“Hurrah!” cried Jerry, “there’s friends. This is the fust party we’ve seen out on the plains since we left San Antonio. We mustn’t let ’em go by without overhaulin’ ’em.”
We soon came up with them; and they proved to be Capt. Blodget and four companions from Missouri, on the way to Fort Davis, accompanied by an Arapahoe Indian as guide.
We were, of course, delighted to meet with Americans, and eagerly questioned them as to their adventures on the road; but they had seen no Indians; having, by the advice of their guide, kept a few miles away from the main travelled route, on account of there being less liability of meeting the prowling bands, who generally followed the course of the road, in expectation of more successfully conducting their thieving operations.
We soon parted with our new friends, and set out once more on our way to the Nueces.
[Illustration: The Missourians.]
Our arrival in camp, during the afternoon, was the signal for a general rejoicing among the men, who loudly applauded the determination and pluck shown by Jerry in pursuing and overtaking the thieves.
My first inquiry was for Hal and Ned, and was told that they had gone out after a flock of wild turkeys that had been heard clucking in the pecan trees, not far from camp. They had taken their guns with them, and expected to be back by noon.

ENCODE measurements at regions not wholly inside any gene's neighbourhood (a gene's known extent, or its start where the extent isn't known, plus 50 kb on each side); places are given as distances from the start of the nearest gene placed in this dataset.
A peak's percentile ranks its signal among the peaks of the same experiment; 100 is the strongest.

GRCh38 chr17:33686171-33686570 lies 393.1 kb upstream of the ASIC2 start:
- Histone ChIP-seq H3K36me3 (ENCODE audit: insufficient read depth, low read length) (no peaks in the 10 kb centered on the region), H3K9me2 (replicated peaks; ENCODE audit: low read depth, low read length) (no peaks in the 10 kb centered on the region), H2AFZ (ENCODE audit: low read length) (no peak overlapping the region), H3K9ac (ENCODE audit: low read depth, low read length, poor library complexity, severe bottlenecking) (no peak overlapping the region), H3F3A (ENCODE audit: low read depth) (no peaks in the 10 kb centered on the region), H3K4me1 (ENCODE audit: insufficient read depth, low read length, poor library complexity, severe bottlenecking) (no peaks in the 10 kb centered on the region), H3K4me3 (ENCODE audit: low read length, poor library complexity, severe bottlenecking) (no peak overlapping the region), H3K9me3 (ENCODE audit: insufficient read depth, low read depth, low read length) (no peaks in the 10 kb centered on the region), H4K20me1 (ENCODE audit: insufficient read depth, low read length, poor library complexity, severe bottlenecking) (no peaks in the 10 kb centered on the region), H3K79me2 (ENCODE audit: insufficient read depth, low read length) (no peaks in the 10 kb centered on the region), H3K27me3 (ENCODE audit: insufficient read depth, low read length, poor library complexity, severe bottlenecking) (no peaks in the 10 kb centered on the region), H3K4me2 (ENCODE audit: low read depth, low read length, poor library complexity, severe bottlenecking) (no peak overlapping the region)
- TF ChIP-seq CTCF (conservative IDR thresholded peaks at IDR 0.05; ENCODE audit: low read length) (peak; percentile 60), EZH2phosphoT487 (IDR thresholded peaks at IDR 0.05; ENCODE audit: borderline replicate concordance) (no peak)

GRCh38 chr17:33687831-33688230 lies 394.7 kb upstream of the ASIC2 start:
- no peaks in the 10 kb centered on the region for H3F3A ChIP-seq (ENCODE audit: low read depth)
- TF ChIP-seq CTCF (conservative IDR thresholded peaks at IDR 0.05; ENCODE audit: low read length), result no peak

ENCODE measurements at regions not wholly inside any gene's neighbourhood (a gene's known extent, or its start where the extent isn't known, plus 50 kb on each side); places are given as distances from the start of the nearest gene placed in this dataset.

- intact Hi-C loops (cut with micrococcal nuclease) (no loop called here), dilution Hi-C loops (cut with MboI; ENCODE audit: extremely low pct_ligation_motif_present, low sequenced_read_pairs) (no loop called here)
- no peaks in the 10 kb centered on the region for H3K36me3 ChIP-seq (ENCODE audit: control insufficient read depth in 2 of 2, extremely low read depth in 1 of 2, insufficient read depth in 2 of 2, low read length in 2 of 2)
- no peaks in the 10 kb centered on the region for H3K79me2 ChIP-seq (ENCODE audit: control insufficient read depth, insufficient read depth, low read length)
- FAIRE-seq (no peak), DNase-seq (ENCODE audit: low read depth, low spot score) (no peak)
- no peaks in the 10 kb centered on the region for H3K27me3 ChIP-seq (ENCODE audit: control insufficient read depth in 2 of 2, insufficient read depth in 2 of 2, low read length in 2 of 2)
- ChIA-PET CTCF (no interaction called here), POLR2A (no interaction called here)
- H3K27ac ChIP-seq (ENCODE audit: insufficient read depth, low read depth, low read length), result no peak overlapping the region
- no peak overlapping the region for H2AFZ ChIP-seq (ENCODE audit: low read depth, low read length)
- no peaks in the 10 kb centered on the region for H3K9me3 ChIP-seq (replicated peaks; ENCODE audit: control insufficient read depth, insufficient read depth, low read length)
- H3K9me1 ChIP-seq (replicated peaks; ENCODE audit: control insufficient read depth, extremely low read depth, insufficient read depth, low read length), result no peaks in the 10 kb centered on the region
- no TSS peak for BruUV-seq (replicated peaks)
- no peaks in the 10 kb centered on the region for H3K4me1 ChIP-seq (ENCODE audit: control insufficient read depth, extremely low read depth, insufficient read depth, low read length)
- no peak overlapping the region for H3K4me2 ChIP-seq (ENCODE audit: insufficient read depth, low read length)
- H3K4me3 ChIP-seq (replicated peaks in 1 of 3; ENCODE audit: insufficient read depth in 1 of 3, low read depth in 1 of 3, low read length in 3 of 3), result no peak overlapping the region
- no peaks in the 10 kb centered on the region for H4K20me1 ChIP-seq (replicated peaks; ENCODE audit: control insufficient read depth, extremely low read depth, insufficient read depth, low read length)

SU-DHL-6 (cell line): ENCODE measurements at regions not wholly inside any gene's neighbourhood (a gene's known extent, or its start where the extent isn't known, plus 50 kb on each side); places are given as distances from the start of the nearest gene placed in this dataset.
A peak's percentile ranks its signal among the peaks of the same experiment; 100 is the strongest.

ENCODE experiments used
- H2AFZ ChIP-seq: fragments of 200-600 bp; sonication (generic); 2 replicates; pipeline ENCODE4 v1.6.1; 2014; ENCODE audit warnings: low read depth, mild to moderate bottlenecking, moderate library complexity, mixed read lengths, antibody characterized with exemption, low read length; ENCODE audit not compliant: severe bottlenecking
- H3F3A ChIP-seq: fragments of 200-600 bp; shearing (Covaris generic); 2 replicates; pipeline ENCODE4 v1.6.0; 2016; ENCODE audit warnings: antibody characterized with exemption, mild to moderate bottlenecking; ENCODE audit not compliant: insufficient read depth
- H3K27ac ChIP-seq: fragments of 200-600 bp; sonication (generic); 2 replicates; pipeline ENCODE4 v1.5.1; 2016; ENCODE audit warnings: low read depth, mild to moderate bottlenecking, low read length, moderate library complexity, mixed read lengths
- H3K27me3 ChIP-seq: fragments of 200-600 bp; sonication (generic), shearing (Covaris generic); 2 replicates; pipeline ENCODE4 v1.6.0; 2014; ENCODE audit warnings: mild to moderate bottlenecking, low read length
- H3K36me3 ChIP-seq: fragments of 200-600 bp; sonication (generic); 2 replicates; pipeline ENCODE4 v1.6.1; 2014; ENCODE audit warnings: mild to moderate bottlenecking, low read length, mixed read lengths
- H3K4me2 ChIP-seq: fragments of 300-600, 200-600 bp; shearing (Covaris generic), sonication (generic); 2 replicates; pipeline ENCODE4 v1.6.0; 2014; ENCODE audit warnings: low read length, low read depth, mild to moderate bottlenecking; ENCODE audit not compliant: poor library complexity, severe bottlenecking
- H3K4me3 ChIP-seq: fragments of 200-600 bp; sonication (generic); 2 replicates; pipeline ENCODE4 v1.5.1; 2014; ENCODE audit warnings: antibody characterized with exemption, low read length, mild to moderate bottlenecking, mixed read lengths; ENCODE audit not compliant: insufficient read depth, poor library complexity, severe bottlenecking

Thinking they would soon return, I went over to consult with Don Ignacio about resuming our journey; but, as the water and grass were much better where we then were than at the next stopping-place, the California Springs, it was decided to remain encamped until morning.
Accepting an invitation to dine with Don Ignacio. I did not return to my own camp until about five o’clock, when I learned, to my surprise, that the boys had not put in an appearance.
Calling Jerry, I asked if he supposed any accident could have befallen them.
His reply was, “No: they had their rifles and revolvers with ’em, and they ain’t likely to meet with nothin’ bigger ’n an antelope. They ought to be able to take keer of themselves, specially as the biggest one ain’t afraid of Injuns, no how.”
“That may be true,” replied I; “but they are boys, Jerry, and I think we ought to start at once in search of them. I feel confident, if nothing had happened, they would have returned before this.”
“Boys ain’t nothin’ but a nuisance, no how, and hain’t no business travlin’ on the plains. Howsoever, I’ll hev a couple of critters ketched up and saddled, and we’ll see if we kin strike their trail,” said Jerry.
The mules were immediately brought up, and Jerry and myself mounted, and set out in pursuit of the wanderers. In a short time we struck their trail, which led through the underbrush and bottom grass, along the banks of the river for a mile or more, and then turned in the direction of a large post-oak opening, three or four miles away.